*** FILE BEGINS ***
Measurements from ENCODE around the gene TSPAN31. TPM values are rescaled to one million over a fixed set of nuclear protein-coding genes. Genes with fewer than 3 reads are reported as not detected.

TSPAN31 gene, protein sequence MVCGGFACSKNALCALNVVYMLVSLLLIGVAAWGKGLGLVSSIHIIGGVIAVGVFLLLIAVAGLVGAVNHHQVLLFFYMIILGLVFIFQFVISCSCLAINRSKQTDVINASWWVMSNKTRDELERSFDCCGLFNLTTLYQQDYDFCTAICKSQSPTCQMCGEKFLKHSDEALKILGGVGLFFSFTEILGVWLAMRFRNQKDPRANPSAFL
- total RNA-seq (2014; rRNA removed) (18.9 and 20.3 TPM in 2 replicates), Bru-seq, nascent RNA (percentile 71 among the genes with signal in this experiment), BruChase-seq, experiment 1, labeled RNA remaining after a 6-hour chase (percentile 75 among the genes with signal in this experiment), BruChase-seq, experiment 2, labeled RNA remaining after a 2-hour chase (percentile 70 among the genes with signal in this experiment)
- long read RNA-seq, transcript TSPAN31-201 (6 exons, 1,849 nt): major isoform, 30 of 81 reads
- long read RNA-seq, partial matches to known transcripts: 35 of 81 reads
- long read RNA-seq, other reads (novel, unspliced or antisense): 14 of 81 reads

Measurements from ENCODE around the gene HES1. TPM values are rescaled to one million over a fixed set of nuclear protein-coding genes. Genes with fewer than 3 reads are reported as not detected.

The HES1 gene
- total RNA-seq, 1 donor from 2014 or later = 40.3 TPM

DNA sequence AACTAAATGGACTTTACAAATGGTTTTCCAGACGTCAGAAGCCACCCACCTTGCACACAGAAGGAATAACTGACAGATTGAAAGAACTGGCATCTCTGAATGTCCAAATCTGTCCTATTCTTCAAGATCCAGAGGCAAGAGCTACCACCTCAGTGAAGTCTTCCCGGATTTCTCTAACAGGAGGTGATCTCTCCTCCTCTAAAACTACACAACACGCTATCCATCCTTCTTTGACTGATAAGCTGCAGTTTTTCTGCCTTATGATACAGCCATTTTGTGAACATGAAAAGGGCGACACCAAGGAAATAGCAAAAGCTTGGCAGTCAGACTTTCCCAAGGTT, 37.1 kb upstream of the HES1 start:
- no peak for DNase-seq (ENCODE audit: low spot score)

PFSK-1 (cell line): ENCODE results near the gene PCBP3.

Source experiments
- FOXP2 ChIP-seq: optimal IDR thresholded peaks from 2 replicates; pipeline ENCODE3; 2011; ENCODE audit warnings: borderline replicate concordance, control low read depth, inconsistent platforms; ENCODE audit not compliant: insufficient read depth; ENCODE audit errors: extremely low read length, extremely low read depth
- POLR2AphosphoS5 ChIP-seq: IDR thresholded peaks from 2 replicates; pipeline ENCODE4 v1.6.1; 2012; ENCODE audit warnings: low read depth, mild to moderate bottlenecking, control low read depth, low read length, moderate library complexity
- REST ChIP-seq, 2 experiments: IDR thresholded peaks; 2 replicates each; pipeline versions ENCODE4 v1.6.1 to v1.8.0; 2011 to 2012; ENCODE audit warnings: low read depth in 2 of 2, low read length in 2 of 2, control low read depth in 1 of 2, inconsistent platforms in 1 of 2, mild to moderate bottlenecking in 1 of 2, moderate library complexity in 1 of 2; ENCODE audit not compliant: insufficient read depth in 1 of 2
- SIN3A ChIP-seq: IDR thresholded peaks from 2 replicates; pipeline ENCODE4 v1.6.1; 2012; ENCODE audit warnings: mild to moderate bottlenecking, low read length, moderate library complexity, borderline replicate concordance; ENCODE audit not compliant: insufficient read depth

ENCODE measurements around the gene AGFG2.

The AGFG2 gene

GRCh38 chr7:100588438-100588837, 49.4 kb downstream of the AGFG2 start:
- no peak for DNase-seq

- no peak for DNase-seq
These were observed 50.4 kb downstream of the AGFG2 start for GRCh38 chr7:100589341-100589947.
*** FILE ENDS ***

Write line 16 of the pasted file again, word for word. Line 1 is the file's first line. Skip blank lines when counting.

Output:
- REST ChIP-seq, 2 experiments: IDR thresholded peaks; 2 replicates each; pipeline versions ENCODE4 v1.6.1 to v1.8.0; 2011 to 2012; ENCODE audit warnings: low read depth in 2 of 2, low read length in 2 of 2, control low read depth in 1 of 2, inconsistent platforms in 1 of 2, mild to moderate bottlenecking in 1 of 2, moderate library complexity in 1 of 2; ENCODE audit not compliant: insufficient read depth in 1 of 2